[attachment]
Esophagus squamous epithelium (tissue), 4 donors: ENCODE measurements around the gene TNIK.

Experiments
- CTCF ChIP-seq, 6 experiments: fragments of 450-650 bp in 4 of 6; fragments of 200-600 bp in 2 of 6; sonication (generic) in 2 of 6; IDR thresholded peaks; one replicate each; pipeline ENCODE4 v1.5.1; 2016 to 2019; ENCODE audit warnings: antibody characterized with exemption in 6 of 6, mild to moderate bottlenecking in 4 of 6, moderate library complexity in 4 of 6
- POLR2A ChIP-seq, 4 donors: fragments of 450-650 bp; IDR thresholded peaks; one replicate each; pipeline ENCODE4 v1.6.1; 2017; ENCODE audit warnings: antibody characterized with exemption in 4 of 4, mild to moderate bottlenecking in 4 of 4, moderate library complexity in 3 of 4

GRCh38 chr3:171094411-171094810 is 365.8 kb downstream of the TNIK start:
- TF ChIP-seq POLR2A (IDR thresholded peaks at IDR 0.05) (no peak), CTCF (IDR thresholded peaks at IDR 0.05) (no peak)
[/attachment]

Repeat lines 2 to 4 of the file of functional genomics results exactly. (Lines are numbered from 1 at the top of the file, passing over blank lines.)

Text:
Experiments
- CTCF ChIP-seq, 6 experiments: fragments of 450-650 bp in 4 of 6; fragments of 200-600 bp in 2 of 6; sonication (generic) in 2 of 6; IDR thresholded peaks; one replicate each; pipeline ENCODE4 v1.5.1; 2016 to 2019; ENCODE audit warnings: antibody characterized with exemption in 6 of 6, mild to moderate bottlenecking in 4 of 6, moderate library complexity in 4 of 6
- POLR2A ChIP-seq, 4 donors: fragments of 450-650 bp; IDR thresholded peaks; one replicate each; pipeline ENCODE4 v1.6.1; 2017; ENCODE audit warnings: antibody characterized with exemption in 4 of 4, mild to moderate bottlenecking in 4 of 4, moderate library complexity in 3 of 4